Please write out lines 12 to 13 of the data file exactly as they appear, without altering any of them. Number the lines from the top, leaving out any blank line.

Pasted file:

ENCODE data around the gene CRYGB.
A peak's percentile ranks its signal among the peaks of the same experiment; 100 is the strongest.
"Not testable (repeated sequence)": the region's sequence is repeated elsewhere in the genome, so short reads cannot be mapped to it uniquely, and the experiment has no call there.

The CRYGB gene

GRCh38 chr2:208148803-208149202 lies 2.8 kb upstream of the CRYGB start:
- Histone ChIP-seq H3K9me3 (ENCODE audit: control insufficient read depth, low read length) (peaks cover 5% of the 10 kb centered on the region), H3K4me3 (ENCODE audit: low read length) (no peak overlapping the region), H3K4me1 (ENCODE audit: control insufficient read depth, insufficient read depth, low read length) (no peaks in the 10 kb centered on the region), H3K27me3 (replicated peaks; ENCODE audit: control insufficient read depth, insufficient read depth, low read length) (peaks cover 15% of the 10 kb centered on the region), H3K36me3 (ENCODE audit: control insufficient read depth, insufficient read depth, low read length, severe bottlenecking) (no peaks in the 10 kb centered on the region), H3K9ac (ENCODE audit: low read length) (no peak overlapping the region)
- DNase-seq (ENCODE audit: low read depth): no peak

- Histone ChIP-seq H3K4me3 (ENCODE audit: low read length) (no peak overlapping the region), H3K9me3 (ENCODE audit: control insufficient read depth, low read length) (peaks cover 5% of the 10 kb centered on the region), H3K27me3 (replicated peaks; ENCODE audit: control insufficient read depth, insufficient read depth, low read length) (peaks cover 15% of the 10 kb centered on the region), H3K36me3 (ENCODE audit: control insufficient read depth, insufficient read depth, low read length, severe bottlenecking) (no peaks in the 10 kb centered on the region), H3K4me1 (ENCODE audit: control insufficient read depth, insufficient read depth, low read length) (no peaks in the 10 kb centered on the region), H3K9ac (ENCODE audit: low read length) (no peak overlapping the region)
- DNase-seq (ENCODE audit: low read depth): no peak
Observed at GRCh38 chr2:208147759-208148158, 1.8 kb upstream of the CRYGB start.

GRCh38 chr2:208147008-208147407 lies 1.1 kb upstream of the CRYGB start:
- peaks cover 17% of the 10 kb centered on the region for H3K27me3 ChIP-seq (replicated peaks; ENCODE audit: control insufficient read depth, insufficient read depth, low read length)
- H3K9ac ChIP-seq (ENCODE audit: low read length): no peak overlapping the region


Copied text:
- peaks cover 17% of the 10 kb centered on the region for H3K27me3 ChIP-seq (replicated peaks; ENCODE audit: control insufficient read depth, insufficient read depth, low read length)
- H3K9ac ChIP-seq (ENCODE audit: low read length): no peak overlapping the region